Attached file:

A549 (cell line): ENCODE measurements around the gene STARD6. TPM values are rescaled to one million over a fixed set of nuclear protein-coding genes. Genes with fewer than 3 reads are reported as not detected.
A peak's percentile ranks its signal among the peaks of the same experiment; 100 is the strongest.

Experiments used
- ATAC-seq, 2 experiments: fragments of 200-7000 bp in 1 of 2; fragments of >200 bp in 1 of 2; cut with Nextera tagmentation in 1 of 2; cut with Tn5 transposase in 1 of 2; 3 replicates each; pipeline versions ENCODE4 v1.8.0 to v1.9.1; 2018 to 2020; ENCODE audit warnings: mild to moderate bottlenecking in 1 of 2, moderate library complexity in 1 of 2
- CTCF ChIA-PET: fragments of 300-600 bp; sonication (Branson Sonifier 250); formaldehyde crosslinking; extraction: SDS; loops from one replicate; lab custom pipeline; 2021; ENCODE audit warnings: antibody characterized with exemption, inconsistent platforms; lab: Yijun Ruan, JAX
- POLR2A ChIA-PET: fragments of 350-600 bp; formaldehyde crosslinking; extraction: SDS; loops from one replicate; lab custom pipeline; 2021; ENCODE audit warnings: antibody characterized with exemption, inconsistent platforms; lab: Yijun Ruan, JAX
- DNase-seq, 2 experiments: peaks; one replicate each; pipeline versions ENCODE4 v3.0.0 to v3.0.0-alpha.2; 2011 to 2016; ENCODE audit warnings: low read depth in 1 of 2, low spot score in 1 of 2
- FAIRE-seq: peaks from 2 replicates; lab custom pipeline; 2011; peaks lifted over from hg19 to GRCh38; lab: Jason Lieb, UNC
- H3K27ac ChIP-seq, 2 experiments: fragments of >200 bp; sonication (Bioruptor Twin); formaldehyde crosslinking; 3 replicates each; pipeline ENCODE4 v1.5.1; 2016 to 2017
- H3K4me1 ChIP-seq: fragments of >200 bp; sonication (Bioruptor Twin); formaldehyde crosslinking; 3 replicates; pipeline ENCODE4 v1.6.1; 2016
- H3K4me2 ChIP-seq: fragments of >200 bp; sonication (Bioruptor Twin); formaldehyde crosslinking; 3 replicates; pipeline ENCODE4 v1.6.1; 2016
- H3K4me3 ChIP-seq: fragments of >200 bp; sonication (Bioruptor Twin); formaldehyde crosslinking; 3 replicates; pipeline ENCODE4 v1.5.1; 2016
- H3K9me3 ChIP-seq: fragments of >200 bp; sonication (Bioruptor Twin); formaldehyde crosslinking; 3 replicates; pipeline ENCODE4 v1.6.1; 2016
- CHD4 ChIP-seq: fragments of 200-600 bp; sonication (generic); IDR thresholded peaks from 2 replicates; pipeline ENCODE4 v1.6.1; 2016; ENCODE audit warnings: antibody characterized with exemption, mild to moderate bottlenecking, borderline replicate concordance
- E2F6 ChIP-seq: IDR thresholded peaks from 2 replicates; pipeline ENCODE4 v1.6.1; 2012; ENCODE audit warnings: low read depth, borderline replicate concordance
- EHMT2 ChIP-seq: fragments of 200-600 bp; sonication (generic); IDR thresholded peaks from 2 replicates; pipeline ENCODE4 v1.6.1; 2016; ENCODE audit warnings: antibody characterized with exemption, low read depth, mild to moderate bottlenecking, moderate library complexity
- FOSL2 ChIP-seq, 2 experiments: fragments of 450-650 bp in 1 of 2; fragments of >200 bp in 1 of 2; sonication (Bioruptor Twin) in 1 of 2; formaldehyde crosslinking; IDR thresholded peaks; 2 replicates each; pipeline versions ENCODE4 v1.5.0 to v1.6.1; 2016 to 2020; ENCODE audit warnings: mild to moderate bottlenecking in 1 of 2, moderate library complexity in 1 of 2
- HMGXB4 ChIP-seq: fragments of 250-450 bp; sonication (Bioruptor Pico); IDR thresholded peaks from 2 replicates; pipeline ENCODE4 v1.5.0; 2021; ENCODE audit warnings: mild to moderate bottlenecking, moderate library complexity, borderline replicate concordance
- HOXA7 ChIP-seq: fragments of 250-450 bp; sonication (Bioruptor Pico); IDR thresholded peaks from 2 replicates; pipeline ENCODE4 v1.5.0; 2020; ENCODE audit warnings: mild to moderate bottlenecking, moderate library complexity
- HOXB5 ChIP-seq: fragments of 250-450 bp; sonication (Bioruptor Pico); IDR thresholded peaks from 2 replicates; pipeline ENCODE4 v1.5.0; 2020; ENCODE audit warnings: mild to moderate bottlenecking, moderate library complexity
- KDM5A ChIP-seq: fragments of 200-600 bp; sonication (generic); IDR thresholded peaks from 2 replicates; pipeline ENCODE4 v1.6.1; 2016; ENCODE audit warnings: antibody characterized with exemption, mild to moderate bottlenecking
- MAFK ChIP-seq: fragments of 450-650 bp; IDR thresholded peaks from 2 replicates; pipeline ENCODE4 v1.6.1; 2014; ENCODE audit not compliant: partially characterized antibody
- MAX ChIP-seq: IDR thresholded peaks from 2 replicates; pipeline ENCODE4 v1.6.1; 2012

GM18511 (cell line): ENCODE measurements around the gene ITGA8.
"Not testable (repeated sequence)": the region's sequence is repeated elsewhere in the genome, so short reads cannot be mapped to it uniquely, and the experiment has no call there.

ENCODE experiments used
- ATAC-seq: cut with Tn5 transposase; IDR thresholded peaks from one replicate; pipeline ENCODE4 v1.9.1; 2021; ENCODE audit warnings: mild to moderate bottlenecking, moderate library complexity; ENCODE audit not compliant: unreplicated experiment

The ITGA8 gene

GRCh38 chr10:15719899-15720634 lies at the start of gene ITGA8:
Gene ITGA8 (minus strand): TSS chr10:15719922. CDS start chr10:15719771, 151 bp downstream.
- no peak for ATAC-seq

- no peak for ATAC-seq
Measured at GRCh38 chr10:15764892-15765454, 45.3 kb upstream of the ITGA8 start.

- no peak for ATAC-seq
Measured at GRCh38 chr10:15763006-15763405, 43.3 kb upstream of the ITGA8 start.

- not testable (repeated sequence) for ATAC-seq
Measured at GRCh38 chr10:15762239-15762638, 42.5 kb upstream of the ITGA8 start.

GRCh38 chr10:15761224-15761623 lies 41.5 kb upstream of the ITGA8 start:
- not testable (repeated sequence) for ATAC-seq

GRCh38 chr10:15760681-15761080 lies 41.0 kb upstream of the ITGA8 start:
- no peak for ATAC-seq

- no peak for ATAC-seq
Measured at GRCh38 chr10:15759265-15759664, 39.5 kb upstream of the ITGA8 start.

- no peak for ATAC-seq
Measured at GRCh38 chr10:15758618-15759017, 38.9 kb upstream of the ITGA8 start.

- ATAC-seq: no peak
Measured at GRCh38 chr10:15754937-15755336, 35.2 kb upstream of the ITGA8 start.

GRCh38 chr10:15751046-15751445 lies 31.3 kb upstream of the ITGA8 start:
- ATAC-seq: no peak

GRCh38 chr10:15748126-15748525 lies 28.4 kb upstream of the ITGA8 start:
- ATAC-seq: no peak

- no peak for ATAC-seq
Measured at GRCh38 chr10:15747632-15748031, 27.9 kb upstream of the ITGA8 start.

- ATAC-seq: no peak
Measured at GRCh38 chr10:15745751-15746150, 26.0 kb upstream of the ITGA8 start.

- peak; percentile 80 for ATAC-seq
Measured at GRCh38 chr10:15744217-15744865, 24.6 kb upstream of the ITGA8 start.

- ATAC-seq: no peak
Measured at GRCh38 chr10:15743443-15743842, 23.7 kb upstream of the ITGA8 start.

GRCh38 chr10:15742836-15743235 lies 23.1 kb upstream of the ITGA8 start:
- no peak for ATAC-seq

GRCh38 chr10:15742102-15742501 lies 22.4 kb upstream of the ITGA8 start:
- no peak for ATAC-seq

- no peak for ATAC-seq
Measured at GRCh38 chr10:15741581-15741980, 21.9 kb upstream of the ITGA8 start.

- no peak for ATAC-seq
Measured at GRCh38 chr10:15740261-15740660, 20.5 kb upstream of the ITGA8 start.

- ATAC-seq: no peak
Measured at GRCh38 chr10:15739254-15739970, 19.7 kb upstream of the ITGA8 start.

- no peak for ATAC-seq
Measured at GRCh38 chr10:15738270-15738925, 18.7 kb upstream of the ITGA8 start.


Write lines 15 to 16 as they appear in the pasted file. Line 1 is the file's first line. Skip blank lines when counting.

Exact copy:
- E2F6 ChIP-seq: IDR thresholded peaks from 2 replicates; pipeline ENCODE4 v1.6.1; 2012; ENCODE audit warnings: low read depth, borderline replicate concordance
- EHMT2 ChIP-seq: fragments of 200-600 bp; sonication (generic); IDR thresholded peaks from 2 replicates; pipeline ENCODE4 v1.6.1; 2016; ENCODE audit warnings: antibody characterized with exemption, low read depth, mild to moderate bottlenecking, moderate library complexity